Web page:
I do my best to avoid political talk but, just in case you weren’t paying attention, a new administration will soon take office. Emotional debates about trading partners and trade agreements were often front and center during a long campaign. I think it’s a good time to review the importance of exports to our agricultural markets.
Relative to total production, soybeans are our #1 export. It is impossible to exaggerate the impact of world trade on the soybean market over the past three decades. In 1990, soybean exports were the baby brother to crush on the demand side of the ledger. This year, exports will exceed crush demand. Over the past decade, U.S. exports have been 43-49% of total production, despite the fact that production has grown by more than a billion bushels. China, of course, is far and away the largest buyer of U.S. soybeans.
Wheat exports are generally 40-50% of total production. That’s a big number, but the current export environment is weak. The U.S. first crossed the billion-bushel wheat export mark in 1972. This will be our third consecutive year under that mark. Mexico is one of our top destinations.
Corn exports may take a back seat to feed and ethanol demand, but 2 billion bushels is still a lot of grain. The U.S. is far and away the world’s largest exporter of corn, and Mexico is our second largest market. There is a good chance that, as you read this column, a shuttle train of corn is crossing the border.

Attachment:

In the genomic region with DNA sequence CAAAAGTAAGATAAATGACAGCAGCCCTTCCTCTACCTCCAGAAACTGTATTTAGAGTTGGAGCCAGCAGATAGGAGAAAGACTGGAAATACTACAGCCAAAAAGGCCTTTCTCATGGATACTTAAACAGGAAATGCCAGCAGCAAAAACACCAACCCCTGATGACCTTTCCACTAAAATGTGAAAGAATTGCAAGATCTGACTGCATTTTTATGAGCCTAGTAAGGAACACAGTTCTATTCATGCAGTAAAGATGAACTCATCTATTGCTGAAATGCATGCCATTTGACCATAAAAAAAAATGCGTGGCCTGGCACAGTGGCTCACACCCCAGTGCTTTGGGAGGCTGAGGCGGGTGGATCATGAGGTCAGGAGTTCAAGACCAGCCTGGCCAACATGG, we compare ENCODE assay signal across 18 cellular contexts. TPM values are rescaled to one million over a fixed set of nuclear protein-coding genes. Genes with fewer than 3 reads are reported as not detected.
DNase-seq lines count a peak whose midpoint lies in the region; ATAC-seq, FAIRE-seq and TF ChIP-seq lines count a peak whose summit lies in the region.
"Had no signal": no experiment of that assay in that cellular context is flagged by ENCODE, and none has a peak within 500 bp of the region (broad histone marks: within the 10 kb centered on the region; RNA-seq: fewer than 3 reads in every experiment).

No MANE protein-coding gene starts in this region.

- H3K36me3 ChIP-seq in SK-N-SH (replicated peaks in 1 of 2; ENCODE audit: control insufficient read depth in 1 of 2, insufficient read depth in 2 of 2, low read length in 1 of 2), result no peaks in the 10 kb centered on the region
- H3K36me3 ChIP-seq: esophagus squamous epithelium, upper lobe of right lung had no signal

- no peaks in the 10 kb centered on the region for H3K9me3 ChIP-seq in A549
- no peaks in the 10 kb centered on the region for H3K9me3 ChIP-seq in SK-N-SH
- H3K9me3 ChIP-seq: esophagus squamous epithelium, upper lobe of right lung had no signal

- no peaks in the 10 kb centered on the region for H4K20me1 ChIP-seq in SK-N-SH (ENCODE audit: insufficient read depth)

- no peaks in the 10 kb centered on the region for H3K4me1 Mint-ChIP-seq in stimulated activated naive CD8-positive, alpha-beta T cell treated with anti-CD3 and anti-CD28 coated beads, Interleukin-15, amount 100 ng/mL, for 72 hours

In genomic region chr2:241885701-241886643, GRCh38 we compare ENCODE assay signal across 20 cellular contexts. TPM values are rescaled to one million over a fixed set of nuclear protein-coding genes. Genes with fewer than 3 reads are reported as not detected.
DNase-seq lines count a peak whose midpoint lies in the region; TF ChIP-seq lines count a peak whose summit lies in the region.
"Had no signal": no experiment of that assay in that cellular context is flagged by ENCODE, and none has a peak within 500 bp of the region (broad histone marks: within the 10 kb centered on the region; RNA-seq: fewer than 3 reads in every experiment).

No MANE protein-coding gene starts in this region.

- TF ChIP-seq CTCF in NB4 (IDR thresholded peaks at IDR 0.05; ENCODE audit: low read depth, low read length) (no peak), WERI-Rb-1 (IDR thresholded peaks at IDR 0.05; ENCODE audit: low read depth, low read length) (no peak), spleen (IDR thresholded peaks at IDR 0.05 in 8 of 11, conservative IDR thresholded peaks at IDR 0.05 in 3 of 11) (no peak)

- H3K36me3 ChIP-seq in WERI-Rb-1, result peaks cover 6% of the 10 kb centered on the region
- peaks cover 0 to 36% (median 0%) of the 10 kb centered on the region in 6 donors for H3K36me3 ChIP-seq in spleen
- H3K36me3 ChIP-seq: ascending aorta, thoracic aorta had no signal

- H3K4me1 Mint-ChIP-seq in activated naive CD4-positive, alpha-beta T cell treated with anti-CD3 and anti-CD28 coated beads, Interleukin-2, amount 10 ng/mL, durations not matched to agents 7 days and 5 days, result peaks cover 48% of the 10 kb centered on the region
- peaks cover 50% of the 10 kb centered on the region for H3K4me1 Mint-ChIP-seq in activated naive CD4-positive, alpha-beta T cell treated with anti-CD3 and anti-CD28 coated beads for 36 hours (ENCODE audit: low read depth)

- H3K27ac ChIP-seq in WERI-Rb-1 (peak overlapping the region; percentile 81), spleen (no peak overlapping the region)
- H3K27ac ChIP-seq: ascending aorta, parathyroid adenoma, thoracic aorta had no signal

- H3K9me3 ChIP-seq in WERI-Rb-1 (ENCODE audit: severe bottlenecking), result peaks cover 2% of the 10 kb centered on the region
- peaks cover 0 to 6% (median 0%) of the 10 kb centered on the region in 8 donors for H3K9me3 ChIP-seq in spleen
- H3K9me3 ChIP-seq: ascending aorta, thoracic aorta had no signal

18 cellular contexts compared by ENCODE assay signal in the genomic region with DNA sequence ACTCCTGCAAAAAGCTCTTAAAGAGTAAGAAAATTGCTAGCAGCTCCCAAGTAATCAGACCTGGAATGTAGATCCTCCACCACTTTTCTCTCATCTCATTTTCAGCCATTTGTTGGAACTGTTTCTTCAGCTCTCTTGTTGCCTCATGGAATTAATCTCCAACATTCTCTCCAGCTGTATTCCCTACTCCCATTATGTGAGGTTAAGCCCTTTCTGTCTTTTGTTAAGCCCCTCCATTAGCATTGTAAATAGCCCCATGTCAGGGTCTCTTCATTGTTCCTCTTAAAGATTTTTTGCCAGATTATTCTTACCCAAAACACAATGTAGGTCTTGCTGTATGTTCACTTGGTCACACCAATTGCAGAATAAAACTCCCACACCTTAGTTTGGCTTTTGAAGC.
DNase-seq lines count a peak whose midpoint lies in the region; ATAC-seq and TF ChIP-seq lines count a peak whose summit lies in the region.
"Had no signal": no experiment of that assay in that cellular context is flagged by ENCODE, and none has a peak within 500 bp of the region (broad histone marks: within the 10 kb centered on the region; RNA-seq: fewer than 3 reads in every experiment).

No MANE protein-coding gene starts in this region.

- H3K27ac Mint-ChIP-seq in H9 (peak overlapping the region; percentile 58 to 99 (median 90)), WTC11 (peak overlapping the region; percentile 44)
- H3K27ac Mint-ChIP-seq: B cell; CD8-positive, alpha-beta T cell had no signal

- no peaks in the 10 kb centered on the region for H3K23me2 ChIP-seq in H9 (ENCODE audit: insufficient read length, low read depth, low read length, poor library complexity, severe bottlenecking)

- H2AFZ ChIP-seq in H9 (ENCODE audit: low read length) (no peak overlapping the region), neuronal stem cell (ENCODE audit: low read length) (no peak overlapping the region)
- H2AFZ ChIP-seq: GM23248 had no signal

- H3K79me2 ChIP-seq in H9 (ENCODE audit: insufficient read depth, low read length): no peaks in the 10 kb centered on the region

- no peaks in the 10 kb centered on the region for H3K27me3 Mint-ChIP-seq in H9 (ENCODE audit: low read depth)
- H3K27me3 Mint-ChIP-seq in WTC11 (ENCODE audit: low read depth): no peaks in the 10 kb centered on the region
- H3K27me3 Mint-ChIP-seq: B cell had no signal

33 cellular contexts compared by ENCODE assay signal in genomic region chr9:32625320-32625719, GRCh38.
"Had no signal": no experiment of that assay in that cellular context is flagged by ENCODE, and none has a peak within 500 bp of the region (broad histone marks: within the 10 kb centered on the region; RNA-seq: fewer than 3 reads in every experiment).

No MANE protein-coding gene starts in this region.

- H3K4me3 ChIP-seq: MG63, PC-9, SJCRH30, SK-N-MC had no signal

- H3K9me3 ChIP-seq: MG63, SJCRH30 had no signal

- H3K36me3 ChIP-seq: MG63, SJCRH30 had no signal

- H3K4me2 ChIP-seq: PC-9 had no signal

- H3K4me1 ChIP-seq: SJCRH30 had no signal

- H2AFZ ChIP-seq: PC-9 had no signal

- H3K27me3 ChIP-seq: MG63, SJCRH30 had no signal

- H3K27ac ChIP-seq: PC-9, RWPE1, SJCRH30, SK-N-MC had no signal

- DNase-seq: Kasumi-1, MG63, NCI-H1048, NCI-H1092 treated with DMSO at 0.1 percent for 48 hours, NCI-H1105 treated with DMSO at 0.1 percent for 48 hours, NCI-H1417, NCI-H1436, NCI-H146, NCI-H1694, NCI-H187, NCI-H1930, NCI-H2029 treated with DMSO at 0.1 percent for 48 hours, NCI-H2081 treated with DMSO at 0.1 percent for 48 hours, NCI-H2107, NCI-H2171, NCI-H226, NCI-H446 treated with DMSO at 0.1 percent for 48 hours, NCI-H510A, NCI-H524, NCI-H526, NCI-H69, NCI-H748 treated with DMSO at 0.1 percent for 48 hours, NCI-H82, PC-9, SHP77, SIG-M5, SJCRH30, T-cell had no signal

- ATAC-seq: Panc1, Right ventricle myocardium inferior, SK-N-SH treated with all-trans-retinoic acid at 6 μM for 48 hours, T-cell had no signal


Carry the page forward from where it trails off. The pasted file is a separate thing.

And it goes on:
Mexico is our largest market for dairy exports, primarily NFDM (non-fat dry milk), cheese and whey. Mexico is also one of our largest markets for pork and beef exports and a very important outlet for lower quality cuts of meat. For dairy, pork and beef, the 15-20% of production that is exported looks small compared to soybeans and wheat. But exports are growing quickly. Cheese and NFDM exports were almost non-existent in 1990, but export volume charts look like a hockey stick since then. Ditto for pork and beef exports. We should never underestimate the importance of demand growth in driving and sustaining a healthy market.
The U.S. is the world’s second largest exporter of poultry products. About 15% of total production is exported. Like pork and beef, poultry exports are an important outlet for lower quality cuts.
Geopolitical risks are real and ever present. We have issues with many countries, including China and Mexico. But let’s be careful with what we wish for. If a trade war begins, we will quickly be reminded of an uncomfortable fact; agricultural markets and the American farmer are on the front line.